Two American expats now living in Saskatoon say neither U.S. presidential candidate succeeded in winning over undecided voters in their first debate on Tuesday night.
The first debate between Republican incumbent Donald Trump and Democratic Party nominee Joe Biden involved a lot of interruptions, yelling and personal attacks. At one point, Biden told Trump to shut up.
"I don't think the debate changed any minds, really," Beau Sutton, an expat from New York who who usually votes Democrat, said Wednesday on CBC Radio's Saskatoon Morning.
"I don't think Trump gave any idea of what he wants to do in his second term. I think Biden was really restricted in being able to tell what he would do."
Ben Dunning, an expat originally from Wisconsin who is leaning toward voting Republican, said the reaction to the debate is "bringing Americans together."
"They seem to agree that it was a mess," Dunning told Saskatoon Morning.
"I'm also looking forward to the second debate, because neither candidate really convinced me of anything."
Dunning saw a lot of tactical errors being made, including Trump's frequent interruptions of his opponent. Because Biden often contradicts himself, Dunning says, Trump should have just let him talk. Meanwhile, Biden did not dive deep into his own plans, Dunning said.
The big takeaway for Sutton, though, was that Trump behaved just as he always has throughout his political career.
"He's a bully. He interrupts. He doesn't feel that the rules apply to him," Sutton said.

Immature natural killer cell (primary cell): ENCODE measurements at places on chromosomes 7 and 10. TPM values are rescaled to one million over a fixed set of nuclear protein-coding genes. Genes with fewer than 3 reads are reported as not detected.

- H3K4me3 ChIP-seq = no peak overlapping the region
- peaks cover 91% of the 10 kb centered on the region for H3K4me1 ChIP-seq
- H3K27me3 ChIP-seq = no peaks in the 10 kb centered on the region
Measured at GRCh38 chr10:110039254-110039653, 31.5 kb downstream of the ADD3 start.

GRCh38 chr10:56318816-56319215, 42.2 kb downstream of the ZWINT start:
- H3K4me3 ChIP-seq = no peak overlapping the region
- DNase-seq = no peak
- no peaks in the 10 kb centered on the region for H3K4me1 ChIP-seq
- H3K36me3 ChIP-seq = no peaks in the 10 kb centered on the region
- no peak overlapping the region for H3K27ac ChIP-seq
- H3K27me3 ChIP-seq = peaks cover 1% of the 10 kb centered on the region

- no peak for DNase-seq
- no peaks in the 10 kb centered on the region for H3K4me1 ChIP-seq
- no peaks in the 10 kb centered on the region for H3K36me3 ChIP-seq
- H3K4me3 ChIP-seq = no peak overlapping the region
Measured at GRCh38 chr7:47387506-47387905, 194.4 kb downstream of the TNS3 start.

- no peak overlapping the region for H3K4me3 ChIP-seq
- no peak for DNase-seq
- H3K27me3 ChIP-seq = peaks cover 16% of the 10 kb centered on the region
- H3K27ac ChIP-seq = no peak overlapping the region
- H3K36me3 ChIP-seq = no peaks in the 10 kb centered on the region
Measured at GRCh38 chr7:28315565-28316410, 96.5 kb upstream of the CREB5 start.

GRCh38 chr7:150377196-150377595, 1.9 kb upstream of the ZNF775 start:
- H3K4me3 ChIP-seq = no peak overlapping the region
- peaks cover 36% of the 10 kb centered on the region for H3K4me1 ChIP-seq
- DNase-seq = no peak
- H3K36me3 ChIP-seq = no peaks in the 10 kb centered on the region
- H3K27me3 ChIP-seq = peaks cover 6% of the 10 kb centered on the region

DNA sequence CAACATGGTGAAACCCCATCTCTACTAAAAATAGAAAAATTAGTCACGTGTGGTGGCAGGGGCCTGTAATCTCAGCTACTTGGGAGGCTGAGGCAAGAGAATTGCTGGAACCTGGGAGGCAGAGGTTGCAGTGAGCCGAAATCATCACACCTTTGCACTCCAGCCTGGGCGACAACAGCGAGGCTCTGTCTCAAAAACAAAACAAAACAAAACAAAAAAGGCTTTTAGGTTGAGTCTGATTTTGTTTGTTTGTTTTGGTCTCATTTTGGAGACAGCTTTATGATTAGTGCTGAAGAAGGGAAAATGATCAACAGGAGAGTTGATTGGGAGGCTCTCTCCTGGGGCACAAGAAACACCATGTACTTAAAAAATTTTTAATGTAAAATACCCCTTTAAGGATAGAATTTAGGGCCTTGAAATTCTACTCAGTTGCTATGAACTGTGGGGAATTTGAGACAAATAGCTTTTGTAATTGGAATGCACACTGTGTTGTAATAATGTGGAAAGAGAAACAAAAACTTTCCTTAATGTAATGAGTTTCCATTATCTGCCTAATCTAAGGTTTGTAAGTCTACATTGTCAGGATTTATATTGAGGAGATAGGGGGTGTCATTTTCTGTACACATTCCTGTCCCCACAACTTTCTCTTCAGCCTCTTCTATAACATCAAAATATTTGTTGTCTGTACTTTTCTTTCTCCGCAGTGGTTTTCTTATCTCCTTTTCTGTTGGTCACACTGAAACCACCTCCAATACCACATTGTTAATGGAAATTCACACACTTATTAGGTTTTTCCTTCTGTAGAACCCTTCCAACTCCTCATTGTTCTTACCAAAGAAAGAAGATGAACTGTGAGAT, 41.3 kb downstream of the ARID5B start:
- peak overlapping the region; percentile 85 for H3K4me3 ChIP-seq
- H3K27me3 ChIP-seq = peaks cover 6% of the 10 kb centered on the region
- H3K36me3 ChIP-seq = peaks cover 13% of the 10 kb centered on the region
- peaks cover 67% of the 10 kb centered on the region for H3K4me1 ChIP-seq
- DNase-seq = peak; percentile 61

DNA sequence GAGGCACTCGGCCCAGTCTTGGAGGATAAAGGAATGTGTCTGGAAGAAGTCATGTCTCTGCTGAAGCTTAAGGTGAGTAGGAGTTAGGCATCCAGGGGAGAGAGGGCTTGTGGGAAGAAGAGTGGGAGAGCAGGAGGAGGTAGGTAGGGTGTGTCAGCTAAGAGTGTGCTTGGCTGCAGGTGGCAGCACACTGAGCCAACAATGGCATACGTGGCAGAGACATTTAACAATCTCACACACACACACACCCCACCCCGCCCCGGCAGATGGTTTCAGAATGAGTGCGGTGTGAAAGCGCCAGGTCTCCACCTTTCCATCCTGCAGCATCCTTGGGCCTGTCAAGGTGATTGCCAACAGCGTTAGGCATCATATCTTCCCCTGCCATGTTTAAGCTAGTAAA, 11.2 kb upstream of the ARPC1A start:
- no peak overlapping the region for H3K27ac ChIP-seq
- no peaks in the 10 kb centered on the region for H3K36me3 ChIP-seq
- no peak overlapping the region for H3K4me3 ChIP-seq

"I think Biden showed that he's not the kind of guy who's going to take that."
Trump avoids condemning white supremacists
Fox News Sunday anchor Chris Wallace, who moderated the debate, asked Trump at one point if he would condemn white supremacists, such as the people who lit torches and marched in the Unite the Right rally in Charlottesville, Va., in August 2017 — a rally that left one person dead.
Trump refused to make such a condemnation, initially replying, "What do you want to call them? Give me a name. Give me a name."
When Wallace mentioned the far-right group Proud Boys, Trump replied "Proud Boys stand back, stand by," and added "somebody's got to do something about [the anti-fascist movement] Antifa and the left, because this is not right-wing problem. This is a left-wing problem."
Dunning, who is right-leaning, said he couldn't understand why the president couldn't "call a spade a spade in this instance."
"He's making a political move, trying not to alienate as many people as possible," he said. But Biden did not capitalize on the error, Dunning said, because he went on to call Antifa "an idea."
Sutton agreed that both candidates made errors in that moment, but disagreed the mistakes were equal.
"Trump pretty much explicitly told the Proud Boys — which is a very organized group — to stand by," Sutton said. "This is similar to what he did [in the 2016 race] when he said that a Second Amendment person should take care of [Democratic candidate] Hillary Clinton."
How can candidates earn these expats' votes?
Dunning is on the fence about who to vote for at the moment.
In 2016, he did not mail in a vote, saying he could not support either Trump or Clinton. He said he won't vote this time either, if neither candidate can convince him they should lead the United States of America.
Dunning said in order to swing his vote, Biden would have to demonstrate an economic plan to bounce back from COVID-19 that is better than Trump's and will bring some stability.
"I haven't seen that kind of rhetoric coming from the Democrats right now," Dunning said.
Meanwhile, Sutton says he is more anti-Trump than pro-Biden.
"I wouldn't say that Biden has to do a terribly lot to convince me," Sutton said. "Biden isn't exactly my favourite, but there's 'not quite perfect for me' and there is 'wrong for everybody.'"
The election will decide whether America really wants four more years of Donald Trump as president, Dunning said, though he isn't sure himself.